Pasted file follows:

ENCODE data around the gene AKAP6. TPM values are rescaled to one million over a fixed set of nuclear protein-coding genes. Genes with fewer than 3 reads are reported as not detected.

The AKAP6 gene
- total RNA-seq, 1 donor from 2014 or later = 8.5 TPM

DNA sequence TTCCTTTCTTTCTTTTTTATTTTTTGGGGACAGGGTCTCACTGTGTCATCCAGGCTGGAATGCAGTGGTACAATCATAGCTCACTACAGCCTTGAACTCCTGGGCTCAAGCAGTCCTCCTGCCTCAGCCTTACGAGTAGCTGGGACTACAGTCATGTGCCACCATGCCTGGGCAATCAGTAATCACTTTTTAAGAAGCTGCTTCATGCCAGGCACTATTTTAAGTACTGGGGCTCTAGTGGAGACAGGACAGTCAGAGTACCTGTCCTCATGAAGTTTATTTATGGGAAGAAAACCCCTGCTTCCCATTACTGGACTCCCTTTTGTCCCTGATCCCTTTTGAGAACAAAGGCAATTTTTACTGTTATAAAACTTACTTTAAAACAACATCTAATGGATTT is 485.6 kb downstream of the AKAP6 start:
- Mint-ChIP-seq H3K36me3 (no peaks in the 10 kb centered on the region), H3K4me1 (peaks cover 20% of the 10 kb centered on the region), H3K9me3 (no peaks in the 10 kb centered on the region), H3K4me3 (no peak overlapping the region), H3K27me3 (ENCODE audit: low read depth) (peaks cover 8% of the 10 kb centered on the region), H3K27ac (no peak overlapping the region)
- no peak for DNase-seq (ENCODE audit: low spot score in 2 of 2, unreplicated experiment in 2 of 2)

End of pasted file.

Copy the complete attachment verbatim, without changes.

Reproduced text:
ENCODE data around the gene AKAP6. TPM values are rescaled to one million over a fixed set of nuclear protein-coding genes. Genes with fewer than 3 reads are reported as not detected.

The AKAP6 gene
- total RNA-seq, 1 donor from 2014 or later = 8.5 TPM

DNA sequence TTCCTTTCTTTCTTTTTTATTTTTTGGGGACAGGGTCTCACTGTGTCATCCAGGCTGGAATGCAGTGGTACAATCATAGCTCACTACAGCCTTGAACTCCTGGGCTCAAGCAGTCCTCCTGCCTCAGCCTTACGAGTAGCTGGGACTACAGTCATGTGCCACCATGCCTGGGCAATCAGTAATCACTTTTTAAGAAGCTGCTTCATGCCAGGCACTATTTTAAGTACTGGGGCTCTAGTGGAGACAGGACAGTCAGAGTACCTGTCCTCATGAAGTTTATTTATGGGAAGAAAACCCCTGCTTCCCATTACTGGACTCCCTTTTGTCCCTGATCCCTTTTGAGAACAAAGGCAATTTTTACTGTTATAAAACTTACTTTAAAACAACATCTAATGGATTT is 485.6 kb downstream of the AKAP6 start:
- Mint-ChIP-seq H3K36me3 (no peaks in the 10 kb centered on the region), H3K4me1 (peaks cover 20% of the 10 kb centered on the region), H3K9me3 (no peaks in the 10 kb centered on the region), H3K4me3 (no peak overlapping the region), H3K27me3 (ENCODE audit: low read depth) (peaks cover 8% of the 10 kb centered on the region), H3K27ac (no peak overlapping the region)
- no peak for DNase-seq (ENCODE audit: low spot score in 2 of 2, unreplicated experiment in 2 of 2)